Night Flight Orchestra have rapidly escalated from “modern metal dudes pretending to be classic rockers” into something far more authentic and interesting. Their 2012 debut Internal Affairs was a shockingly good burst of late-1970s glory, especially considering the Soilwork and Arch Enemy members involved. 2015’s Skyline Whispers took the band’s sound into the synth-heavy ’80s, resulting in heavy rotation in the AMG office and a spot on my own Top 10(ish) list that year. Further solidifying their legitimacy, NFO recently signed a deal with Nuclear Blast, leading to the release of their 3rd record Amber Galactic.
Album opener “Midnight Flyer” is, quite bluntly, a fucking jam. Building from a suspenseful keyboard intro, the track eventually gives way to one of Bjorn “Speed” Strid’s finest vocal hooks, followed by a dizzying arms race of guitar and keyboard solos. “Gemini” is also a flawless victory, with crisp Police guitar tone and an infectiously fun vibe (not to mention an absolutely perfect video accompaniment). The more laid-back “Domino” cuts it pretty close to Toto‘s “Africa,” but gets by mostly on the pure audacity of writing a song that sounds like “Africa.”
The rocking “Star Of Rio” features gratuitous use of both female backing vocals and hand claps, so you know it’s gonna be awesome. “Josephine” is a blast of pure ’80s pop-rock, with keyboardist Richard Larsson delivering some excellent piano work. Strid grasps for the heartstrings on the ballad “Jennie,” ending up somewhere between Supertramp and perhaps Frank Stallone (side note: this song would have been perfect over the closing credits of Arnold Schwarzenegger’s Commando). As the above paragraph may imply, NFO‘s influences range far and wide, which sets them apart from the legions of throwback bands who think “classic rock” begins and ends with Zeppelin or Sabbath.
Not every song hits it out of the park, though. The more mid-paced “Sad State Of Affairs” never really takes off, and the Billy Joel-isms during the song’s bridge are maybe a little too obvious. Raw garage-ish rock is not exactly in NFO‘s wheelhouse, causing “Space Whisperer” to fall somewhat flat. Closing track “Saturn In Velvet” is the album’s requisite epic/long song, but seems to just be a very lengthy disco track, rather than a multi-tiered prog journey. Moreso than the band’s two previous records, Amber feels front-loaded with the best tracks, with the quality declining just slightly towards the end.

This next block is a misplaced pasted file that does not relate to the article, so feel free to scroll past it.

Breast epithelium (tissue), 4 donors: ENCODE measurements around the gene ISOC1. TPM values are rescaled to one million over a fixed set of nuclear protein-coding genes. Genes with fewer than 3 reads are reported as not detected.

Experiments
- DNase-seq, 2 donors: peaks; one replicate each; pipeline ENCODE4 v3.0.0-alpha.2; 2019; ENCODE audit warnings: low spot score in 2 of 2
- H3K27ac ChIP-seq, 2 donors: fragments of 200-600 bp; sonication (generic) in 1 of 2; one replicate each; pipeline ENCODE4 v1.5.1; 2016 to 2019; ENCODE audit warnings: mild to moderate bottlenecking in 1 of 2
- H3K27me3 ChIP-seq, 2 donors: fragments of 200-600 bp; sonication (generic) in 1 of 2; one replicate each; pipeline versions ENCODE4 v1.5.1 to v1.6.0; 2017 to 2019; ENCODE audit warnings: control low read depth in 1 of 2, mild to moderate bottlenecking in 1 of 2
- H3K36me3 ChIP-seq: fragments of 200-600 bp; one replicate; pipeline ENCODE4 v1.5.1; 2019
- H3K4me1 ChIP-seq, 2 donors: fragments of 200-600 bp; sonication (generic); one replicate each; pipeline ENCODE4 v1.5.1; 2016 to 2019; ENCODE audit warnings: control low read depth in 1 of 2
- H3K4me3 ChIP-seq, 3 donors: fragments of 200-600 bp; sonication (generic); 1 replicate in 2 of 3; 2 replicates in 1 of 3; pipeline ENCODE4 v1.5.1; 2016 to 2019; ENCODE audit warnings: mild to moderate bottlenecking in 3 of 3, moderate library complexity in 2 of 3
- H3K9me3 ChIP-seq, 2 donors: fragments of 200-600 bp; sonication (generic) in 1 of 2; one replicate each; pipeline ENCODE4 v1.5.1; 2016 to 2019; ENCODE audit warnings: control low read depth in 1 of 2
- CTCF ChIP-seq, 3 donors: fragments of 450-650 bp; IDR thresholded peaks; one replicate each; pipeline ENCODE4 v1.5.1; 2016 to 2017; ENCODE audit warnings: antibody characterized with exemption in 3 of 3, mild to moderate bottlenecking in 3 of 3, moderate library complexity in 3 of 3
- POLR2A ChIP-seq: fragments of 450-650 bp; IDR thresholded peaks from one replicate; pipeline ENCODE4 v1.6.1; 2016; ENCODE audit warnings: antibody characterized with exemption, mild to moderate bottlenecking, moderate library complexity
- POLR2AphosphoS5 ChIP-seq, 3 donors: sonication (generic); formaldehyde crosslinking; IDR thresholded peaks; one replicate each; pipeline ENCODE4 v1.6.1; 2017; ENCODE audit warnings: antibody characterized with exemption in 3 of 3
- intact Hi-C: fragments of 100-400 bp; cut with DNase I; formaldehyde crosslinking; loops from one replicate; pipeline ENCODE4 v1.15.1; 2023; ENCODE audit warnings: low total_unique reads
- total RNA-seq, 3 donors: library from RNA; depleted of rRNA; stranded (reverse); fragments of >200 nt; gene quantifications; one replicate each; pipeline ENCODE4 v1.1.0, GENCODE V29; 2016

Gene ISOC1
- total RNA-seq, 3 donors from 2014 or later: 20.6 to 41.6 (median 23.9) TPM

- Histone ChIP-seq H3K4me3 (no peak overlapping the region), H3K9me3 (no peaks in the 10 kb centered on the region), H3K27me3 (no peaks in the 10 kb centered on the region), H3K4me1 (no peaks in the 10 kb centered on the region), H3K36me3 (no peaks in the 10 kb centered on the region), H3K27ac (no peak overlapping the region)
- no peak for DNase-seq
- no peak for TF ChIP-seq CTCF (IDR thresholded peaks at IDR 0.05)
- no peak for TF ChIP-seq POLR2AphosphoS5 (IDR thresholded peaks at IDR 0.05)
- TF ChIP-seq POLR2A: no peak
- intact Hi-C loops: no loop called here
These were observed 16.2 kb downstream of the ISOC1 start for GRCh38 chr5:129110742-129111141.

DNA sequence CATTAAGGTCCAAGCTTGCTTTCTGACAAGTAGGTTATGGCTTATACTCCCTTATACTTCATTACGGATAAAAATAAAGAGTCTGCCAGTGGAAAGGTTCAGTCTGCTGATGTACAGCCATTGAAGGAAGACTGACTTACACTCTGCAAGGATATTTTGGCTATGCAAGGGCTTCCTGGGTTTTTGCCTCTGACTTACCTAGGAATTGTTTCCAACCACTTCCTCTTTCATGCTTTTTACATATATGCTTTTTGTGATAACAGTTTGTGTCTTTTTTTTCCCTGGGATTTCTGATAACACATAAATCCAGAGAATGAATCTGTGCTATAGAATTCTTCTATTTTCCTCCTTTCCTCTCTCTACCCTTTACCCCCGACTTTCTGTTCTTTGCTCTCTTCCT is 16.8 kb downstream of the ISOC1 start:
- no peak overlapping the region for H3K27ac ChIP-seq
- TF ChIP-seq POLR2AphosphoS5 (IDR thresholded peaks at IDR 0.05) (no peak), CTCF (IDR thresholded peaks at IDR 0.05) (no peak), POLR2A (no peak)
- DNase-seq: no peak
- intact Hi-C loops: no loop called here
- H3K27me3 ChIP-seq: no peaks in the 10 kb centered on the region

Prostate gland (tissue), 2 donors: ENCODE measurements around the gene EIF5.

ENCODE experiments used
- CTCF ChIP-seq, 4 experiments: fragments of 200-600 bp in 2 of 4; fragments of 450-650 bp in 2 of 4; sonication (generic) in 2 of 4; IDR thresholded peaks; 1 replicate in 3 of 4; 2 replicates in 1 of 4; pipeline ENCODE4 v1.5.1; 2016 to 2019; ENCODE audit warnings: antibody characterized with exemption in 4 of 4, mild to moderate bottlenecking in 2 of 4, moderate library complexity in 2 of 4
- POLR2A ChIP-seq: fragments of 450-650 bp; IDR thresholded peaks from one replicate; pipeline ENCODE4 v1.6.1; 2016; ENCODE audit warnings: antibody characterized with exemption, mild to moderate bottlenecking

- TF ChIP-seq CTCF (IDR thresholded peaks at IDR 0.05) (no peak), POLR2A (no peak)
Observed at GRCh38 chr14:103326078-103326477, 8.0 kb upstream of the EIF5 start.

Unsurprisingly, NFO‘s musicianship remains top notch. The piano and synth work is outstanding, and the band’s rhythm section delivers the groove without ever distracting. Strid’s voice sounds a tad more grizzled than in years past, but he’s still going all-out, fully committed to his transformation into a legitimate rock singer. For my money, though, the standout performance belongs to guitarist David Andersson, who can seemingly channel any style or genre convincingly, while also adding his own touch.
Picking up right where Skyline Whispers left off, Amber Galactic echoes the transitional late ’70s/early ’80s rock. Or as Strid himself puts it: “We sound like cocaine.” While I still hold a soft spot for the more vintage stylings of the band’s debut, Amber Galactic seems to solidify the band’s sound and intentions — and if the songs are this good, I won’t complain. Regardless, it’s doubtful that you will find a better party record than Amber Galactic this summer.